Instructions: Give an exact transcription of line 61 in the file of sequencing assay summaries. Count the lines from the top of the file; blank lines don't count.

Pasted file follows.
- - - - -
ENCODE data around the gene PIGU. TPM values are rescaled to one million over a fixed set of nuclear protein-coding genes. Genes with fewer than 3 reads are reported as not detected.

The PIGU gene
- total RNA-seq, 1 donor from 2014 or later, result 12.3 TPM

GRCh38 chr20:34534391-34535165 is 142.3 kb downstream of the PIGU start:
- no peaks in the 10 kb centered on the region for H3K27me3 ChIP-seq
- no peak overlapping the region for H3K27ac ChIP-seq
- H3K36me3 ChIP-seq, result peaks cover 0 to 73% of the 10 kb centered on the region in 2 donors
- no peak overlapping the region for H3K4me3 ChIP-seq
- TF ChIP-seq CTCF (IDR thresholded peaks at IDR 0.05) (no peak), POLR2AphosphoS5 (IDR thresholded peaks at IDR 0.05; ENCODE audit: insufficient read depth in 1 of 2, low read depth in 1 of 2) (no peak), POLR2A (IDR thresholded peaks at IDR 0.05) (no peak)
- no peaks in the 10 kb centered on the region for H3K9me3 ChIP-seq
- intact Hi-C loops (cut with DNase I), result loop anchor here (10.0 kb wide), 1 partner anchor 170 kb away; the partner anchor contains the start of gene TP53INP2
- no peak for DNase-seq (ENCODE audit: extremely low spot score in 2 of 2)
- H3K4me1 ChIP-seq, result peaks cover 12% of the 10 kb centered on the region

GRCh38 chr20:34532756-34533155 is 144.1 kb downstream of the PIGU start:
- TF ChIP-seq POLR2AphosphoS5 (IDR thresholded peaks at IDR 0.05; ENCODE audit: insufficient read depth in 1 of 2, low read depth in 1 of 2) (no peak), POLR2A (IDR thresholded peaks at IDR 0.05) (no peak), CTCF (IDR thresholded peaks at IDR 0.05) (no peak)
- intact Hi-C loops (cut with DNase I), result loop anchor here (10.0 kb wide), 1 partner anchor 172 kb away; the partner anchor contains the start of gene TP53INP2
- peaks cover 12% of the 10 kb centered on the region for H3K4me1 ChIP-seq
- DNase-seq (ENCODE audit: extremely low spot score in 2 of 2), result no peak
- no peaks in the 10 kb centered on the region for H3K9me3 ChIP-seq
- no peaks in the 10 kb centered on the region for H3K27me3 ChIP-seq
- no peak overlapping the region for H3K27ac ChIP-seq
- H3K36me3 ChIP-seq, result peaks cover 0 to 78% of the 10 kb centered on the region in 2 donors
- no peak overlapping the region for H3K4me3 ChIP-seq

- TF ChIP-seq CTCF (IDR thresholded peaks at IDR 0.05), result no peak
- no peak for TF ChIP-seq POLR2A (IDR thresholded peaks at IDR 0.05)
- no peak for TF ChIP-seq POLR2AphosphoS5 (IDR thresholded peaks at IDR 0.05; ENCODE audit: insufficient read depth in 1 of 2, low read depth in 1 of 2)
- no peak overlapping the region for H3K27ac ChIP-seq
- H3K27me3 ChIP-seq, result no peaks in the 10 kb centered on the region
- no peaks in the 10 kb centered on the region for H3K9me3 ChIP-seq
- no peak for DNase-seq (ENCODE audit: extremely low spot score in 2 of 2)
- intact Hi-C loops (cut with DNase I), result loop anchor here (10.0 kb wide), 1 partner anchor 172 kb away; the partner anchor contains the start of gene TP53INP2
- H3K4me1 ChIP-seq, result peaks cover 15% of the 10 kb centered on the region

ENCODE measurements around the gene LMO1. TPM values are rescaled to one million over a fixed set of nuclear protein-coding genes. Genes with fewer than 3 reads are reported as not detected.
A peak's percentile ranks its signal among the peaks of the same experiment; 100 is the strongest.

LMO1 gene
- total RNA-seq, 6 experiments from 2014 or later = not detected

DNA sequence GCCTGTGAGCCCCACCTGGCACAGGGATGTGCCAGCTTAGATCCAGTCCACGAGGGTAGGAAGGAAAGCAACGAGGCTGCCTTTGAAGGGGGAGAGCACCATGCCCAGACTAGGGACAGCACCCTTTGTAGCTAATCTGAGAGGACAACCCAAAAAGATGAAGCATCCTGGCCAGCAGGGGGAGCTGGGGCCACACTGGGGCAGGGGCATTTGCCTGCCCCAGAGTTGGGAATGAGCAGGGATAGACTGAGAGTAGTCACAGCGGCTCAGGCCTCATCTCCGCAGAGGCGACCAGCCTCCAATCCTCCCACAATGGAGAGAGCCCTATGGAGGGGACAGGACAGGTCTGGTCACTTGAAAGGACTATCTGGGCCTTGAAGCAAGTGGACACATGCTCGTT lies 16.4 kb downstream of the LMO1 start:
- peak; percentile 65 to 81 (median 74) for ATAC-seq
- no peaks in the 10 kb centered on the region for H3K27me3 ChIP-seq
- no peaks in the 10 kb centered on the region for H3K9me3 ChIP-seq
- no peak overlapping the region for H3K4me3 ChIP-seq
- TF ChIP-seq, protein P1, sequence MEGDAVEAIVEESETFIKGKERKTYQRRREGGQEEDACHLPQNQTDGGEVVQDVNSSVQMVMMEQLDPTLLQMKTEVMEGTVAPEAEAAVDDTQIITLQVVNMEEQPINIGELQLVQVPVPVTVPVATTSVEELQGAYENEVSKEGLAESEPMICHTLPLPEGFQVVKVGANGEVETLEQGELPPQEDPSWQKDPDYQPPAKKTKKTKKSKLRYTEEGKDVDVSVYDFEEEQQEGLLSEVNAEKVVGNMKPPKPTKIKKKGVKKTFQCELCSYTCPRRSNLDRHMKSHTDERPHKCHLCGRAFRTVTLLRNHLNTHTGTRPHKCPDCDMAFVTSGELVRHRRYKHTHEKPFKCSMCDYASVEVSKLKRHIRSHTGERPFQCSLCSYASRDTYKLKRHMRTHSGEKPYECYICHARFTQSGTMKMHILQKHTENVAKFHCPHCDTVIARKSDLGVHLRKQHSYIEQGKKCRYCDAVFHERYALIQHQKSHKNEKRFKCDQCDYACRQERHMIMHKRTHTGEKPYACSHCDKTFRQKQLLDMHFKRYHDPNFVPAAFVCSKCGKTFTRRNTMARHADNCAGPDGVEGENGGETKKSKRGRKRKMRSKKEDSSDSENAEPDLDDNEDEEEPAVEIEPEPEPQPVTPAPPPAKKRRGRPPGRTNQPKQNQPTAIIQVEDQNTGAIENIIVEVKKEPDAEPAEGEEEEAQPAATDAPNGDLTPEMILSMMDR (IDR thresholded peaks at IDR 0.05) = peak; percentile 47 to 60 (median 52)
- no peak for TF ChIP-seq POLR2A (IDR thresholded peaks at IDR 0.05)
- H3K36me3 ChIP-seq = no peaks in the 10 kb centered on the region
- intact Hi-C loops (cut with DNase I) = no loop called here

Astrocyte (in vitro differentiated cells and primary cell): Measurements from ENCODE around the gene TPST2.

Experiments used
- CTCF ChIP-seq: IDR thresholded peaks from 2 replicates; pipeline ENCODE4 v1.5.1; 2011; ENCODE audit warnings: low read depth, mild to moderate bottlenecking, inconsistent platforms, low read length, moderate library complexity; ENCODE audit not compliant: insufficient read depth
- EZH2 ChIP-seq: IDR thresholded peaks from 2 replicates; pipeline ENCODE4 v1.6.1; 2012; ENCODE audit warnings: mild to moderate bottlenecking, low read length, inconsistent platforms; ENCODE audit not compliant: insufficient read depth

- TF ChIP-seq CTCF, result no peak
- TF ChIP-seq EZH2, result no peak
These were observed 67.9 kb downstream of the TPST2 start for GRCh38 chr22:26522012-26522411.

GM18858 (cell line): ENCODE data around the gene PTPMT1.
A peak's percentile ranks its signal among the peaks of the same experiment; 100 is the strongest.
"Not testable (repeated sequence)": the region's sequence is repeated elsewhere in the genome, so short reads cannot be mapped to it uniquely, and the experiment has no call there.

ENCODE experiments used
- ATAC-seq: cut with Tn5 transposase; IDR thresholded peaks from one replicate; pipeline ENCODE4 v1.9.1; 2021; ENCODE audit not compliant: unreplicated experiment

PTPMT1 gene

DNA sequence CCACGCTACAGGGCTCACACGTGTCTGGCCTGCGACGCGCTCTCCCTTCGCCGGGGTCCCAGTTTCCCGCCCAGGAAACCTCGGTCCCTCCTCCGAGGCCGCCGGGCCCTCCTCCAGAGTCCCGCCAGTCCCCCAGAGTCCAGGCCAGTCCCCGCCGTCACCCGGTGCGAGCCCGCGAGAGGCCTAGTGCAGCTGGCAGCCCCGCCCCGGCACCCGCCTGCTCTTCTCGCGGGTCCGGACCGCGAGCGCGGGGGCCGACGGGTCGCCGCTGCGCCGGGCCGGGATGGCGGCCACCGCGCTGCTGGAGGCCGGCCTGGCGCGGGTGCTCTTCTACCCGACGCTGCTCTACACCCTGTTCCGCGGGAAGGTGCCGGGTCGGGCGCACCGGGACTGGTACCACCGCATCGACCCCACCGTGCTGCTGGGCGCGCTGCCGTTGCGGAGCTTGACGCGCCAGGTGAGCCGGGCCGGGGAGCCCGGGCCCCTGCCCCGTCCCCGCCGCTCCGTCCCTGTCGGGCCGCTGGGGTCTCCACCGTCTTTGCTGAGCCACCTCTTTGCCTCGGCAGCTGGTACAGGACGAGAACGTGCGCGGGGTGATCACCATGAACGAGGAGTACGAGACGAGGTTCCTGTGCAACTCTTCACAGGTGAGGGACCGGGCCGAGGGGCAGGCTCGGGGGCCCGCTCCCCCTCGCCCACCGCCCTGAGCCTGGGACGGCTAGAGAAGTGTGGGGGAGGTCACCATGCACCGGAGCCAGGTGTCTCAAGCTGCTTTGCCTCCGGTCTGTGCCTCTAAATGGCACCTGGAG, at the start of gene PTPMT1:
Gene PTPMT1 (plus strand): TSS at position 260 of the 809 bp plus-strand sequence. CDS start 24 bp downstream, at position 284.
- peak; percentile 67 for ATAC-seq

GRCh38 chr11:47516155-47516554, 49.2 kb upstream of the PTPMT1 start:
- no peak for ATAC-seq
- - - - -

- peak; percentile 67 for ATAC-seq